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DRPS : Course Catalogue : Business School : Common Courses (Management School)

Postgraduate Course: Prescriptive Analytics in Humanitarian Logistics (CMSE11641)

Course Outline
SchoolBusiness School CollegeCollege of Arts, Humanities and Social Sciences
Credit level (Normal year taken)SCQF Level 11 (Postgraduate) AvailabilityNot available to visiting students
SCQF Credits20 ECTS Credits10
SummaryPrescriptive analytics in Humanitarian Logistics provides an introduction to state-of-the-art quantitative modelling and solution methods for decision-making problems in humanitarian logistics.
Course description This course introduces students to concepts related to the quantitative modelling and analysis of decision-making problems in humanitarian logistics. The ultimate goal is to learn how to use mathematical programming and optimisation to make more efficient, effective, and equitable decisions in order to alleviate people suffering in disasters & overall humanitarian crises, such as socio-environmental disasters, epidemics and pandemics, hunger and food-insecurity, among other complex emergencies. The course starts presenting what disasters & humanitarian crises are, their types, categorisation, and an overview of how they are spread all over the world, as well as their consequences to human's life and global economy. Afterwards, the student will be exposed to the main logistics and supply chain problems involved in managing different phases of disasters & humanitarian crises, as well as how to represent these problems by means of mathematical programming. Case-studies covering different humanitarian problems will be presented throughout the course, thus equipping students with the proper tools to solve them and interpret their solutions.

The course will cover a subset of the following topics: (i) what is a disaster & humanitarian crises, as well as their types and categorisation in the global context. (ii) Commercial versus humanitarian logistics & supply chains: concepts and challenges. (iii) Disaster phases and disaster life cycle: how to improve the current disaster operations management. (iv) Mathematical programming models and methods in disasters & humanitarian crises management. (v) Equity and vulnerability in disasters & humanitarian crises management.

Weekly lectures and hands-on exercises & case-studies which enable students to implement the methodologies covered in class.
Entry Requirements (not applicable to Visiting Students)
Pre-requisites Co-requisites Students MUST also take: Prescriptive Analytics with Mathematical Programming (CMSE11431)
Prohibited Combinations Other requirements For MSc Business Analytics students or by permission of Course Organiser.
Course Delivery Information
Academic year 2024/25, Not available to visiting students (SS1) Quota:  None
Course Start Semester 2
Timetable Timetable
Learning and Teaching activities (Further Info) Total Hours: 200 ( Lecture Hours 20, Programme Level Learning and Teaching Hours 4, Directed Learning and Independent Learning Hours 176 )
Assessment (Further Info) Written Exam 0 %, Coursework 100 %, Practical Exam 0 %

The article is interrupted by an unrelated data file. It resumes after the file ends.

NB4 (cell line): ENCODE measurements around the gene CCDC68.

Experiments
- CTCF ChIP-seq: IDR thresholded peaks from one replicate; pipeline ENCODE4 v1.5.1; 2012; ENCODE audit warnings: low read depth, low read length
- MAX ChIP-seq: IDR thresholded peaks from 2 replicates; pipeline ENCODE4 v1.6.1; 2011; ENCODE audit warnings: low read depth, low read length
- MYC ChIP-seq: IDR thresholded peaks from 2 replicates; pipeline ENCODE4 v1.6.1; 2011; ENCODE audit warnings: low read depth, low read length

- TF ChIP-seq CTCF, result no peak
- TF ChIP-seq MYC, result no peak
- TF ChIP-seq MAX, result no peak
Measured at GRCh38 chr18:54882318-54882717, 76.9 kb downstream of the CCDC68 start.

Additional Information (Assessment) 60% coursework (individual) - assesses all course Learning Outcomes
40% coursework (group) - assesses all course Learning Outcomes
Feedback Formative: Feedback will be provided throughout the course.

Summative: Feedback will be provided on the assessment within agreed deadlines.
No Exam Information
Learning Outcomes
On completion of this course, the student will be able to:
  1. Motivate, describe, model and solve decision-making problems in humanitarian logistics settings.
  2. Critically appraise the suitability of different modelling techniques and assess the resulting optimised decisions and its implications to disasters and humanitarian crises management.
  3. Communicate findings effectively to a critical audience.
Reading List
Carter, W. Nick, 2022, Disaster management: a disaster manager's handbook, Scientific Publishers (India) (ISBN 9390749999)
Quarantelli, E. L, 1998, What Is a Disaster? Perspectives on the Question. London: Routledge.
Sahay BS, Gupta S, Menon VC. Managing humanitarian logistics. Springer; 2016.
Zeimpekis V, Ichoua S, Minis I, editors. Humanitarian and relief logistics: Research issues, case studies and future trends. Springer Science & Business Media; 2014 Jul 8.
Additional Information
Graduate Attributes and Skills After completing this course, students should be able to:

Communication, ICT, and Numeracy Skills
-Critically evaluate and present digital and other sources, research methods, data and information; discern
their limitations, accuracy, validity, reliability and suitability; and apply responsibly in a wide variety of
organisational contexts

Knowledge and Understanding
-Demonstrate a thorough knowledge and understanding of contemporary organisational disciplines;
comprehend the role of business within the contemporary world; and critically evaluate and synthesise primary
and secondary research and sources of evidence in order to make, and present, well informed and transparent
organisation-related decisions, which have a positive global impact.
-Identify, define and analyse theoretical and applied business and management problems, and develop
approaches, informed by an understanding of appropriate quantitative and/or qualitative techniques, to explore
and solve them responsibly.
KeywordsHumanitarian Logistics,Disaster Management,Humanitarian Crises,Mathematical Programming
Course organiserDr Douglas Alem
Tel: (0131 6)51 1036
Course secretaryMiss Lucy Brady
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